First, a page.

Forum for Science, Industry and Business

Sponsored by:     3M 
Search our Site:


Study discovers how pancreatic cancer spreads to the liver


An international team led by Weill Cornell Medical College investigators has illuminated the precise molecular steps that enable pancreatic cancer to spread to the liver -- the event that makes the most common form of the disease lethal. By understanding this process, investigators say their discovery can lead to targeted treatments that delay metastasis, and could offer clinicians a new biomarker to test for the earliest signs of pancreatic cancer.

The study, published May 18 in Nature Cell Biology, focuses on the role of small, spherical tumor-secreted packages, called exosomes, which contain tumor-derived proteins, in preparing a liver microenvironment fertile for pancreatic cancer metastasis.

This infographic illustrates the precise molecular steps that enable pancreatic cancer to spread to the liver.

Credit: Weill Cornell Medical College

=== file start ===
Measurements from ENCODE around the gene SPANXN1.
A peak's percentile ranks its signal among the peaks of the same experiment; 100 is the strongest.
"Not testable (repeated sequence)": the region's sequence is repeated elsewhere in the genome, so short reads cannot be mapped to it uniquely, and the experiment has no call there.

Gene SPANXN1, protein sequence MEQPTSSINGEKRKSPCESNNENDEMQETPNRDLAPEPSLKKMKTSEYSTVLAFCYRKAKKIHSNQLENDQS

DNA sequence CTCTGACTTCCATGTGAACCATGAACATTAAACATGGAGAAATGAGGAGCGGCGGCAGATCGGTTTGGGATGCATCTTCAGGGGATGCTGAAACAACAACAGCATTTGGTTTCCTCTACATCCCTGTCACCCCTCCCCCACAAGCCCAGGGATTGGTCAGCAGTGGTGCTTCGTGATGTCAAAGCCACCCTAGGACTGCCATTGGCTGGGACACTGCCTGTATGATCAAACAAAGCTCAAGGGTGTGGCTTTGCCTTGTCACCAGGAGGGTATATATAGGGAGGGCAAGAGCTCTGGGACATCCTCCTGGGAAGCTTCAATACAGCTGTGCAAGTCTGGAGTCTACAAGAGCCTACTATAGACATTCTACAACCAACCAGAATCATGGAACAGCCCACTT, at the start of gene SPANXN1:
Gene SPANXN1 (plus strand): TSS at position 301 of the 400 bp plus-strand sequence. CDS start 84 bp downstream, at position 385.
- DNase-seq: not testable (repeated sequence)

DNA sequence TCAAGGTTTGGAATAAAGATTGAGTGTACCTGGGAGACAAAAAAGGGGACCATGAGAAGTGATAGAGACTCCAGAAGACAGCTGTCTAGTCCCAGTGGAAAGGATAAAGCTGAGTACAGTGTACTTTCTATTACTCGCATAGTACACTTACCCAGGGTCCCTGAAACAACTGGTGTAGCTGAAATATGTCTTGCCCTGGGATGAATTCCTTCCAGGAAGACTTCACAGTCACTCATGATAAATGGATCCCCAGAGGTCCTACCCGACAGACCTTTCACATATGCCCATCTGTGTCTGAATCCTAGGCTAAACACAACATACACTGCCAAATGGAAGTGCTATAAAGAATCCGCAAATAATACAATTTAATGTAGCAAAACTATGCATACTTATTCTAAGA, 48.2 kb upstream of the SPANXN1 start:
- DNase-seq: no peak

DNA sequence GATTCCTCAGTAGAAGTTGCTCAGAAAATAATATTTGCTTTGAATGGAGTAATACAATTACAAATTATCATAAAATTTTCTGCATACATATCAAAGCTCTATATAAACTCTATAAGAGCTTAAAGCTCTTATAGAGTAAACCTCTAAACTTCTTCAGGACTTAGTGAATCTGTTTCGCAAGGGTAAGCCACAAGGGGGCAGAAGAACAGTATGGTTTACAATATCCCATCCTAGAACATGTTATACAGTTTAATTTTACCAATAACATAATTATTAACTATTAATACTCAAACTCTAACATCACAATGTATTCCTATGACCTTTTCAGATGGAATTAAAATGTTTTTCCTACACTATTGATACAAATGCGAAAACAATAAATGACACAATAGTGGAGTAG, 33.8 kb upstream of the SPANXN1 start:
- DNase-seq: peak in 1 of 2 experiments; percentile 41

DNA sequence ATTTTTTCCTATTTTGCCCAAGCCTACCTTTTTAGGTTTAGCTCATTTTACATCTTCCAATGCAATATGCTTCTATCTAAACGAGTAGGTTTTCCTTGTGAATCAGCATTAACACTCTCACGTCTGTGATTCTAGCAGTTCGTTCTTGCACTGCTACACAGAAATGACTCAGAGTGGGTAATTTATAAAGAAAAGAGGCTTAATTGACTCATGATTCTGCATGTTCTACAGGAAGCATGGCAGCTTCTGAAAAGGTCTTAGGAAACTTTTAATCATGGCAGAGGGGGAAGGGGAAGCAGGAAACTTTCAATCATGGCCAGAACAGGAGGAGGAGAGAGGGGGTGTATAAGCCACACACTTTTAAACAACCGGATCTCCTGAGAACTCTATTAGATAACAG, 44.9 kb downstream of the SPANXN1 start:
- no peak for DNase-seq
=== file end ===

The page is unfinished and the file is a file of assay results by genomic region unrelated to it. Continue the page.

Nearly 49,000 people in the United States will be diagnosed with pancreatic cancer, and more than 40,000 of them will succumb to it, according to estimates from the American Cancer Society. Pancreatic cancers are among the most lethal cancers -- only six percent of patients survive five years after diagnosis, with the median survival rate being just six months.

"What makes this cancer so lethal is that patients don't generally become symptomatic -- and as such aren't diagnosed -- until the cancer is very advanced and treatment options are limited," said senior author Dr. David Lyden, the Stavros S. Niarchos Professor in Pediatric Cardiology and a professor of pediatrics in the Department of Pediatrics at Weill Cornell Medical College.